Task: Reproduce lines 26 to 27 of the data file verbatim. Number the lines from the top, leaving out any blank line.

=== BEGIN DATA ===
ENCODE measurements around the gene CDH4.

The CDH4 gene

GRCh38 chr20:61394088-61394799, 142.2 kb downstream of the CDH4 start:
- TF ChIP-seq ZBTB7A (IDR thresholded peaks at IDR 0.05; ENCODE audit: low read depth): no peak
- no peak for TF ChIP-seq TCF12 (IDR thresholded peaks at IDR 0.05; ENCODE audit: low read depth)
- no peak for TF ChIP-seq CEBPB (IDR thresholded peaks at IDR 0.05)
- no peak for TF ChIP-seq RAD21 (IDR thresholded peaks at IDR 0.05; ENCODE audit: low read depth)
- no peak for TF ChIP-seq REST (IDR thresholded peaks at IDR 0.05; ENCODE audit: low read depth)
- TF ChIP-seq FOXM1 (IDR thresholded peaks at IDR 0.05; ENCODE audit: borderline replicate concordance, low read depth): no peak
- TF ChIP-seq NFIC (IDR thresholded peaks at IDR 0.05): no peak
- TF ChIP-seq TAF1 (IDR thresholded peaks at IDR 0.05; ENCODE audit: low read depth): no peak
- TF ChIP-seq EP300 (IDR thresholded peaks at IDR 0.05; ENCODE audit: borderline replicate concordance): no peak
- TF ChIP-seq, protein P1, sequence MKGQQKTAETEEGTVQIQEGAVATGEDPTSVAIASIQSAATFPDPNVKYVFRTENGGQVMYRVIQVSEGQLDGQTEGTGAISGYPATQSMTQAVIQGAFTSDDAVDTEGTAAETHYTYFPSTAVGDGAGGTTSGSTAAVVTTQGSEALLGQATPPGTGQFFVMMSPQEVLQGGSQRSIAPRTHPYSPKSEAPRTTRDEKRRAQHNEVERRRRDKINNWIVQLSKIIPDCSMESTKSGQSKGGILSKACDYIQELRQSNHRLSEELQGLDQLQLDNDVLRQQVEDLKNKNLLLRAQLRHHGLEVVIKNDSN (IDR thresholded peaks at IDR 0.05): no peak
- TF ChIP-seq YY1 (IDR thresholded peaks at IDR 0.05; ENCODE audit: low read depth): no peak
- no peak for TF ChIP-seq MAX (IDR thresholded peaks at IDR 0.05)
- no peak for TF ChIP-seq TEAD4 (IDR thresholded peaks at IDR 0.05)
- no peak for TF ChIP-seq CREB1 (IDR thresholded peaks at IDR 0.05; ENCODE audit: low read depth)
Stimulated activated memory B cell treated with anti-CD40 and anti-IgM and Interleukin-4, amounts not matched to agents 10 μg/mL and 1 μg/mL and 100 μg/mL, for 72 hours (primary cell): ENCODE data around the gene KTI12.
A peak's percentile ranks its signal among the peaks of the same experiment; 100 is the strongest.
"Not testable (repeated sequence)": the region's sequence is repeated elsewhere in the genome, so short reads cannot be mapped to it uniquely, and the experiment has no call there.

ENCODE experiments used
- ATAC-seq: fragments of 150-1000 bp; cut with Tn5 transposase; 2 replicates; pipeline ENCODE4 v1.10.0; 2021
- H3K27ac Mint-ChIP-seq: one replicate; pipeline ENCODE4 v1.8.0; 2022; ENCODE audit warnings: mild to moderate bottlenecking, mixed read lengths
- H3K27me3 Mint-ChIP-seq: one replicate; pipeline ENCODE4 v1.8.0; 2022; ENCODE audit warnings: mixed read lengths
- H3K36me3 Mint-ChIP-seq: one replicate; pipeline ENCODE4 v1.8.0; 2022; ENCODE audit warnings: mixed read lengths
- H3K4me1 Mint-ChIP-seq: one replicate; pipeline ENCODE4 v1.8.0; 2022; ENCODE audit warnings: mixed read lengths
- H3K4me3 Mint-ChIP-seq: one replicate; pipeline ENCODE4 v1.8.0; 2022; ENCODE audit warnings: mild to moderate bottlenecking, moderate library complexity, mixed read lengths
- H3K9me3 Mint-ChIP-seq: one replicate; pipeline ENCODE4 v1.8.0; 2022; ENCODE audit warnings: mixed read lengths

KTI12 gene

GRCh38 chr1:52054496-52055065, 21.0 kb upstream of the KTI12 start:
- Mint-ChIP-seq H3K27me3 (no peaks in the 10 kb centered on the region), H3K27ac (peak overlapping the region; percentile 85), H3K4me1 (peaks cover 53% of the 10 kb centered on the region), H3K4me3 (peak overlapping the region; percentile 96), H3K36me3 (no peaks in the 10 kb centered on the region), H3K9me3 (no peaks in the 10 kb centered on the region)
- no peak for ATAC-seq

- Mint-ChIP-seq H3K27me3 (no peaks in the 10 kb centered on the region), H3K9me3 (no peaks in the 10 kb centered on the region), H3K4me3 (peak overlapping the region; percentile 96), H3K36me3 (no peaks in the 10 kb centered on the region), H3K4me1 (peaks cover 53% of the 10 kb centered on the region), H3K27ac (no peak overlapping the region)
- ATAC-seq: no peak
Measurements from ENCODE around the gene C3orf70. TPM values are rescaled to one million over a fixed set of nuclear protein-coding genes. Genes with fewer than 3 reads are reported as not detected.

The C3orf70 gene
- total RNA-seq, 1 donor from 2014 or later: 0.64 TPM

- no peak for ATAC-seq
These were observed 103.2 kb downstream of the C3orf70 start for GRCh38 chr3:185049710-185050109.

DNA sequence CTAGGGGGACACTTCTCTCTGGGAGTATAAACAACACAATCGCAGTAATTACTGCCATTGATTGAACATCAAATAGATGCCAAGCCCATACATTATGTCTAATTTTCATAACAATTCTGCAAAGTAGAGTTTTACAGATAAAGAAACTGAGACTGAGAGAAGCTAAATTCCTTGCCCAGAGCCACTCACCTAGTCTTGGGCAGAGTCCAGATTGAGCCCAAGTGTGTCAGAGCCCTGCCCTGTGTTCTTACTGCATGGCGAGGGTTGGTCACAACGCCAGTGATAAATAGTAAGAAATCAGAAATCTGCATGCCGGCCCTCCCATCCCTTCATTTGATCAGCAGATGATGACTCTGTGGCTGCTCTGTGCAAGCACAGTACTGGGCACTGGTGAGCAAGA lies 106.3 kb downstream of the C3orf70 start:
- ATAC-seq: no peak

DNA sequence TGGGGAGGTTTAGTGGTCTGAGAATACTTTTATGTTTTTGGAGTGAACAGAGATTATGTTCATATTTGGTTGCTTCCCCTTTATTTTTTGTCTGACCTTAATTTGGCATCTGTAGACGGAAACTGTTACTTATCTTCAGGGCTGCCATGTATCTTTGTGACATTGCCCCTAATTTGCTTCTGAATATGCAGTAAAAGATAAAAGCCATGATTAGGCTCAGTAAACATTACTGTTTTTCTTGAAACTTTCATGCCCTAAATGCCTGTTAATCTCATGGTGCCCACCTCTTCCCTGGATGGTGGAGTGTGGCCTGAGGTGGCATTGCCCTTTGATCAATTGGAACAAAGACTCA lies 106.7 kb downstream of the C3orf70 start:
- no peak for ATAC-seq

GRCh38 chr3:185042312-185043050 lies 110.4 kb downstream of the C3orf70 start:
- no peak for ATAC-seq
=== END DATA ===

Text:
- H3K4me1 Mint-ChIP-seq: one replicate; pipeline ENCODE4 v1.8.0; 2022; ENCODE audit warnings: mixed read lengths
- H3K4me3 Mint-ChIP-seq: one replicate; pipeline ENCODE4 v1.8.0; 2022; ENCODE audit warnings: mild to moderate bottlenecking, moderate library complexity, mixed read lengths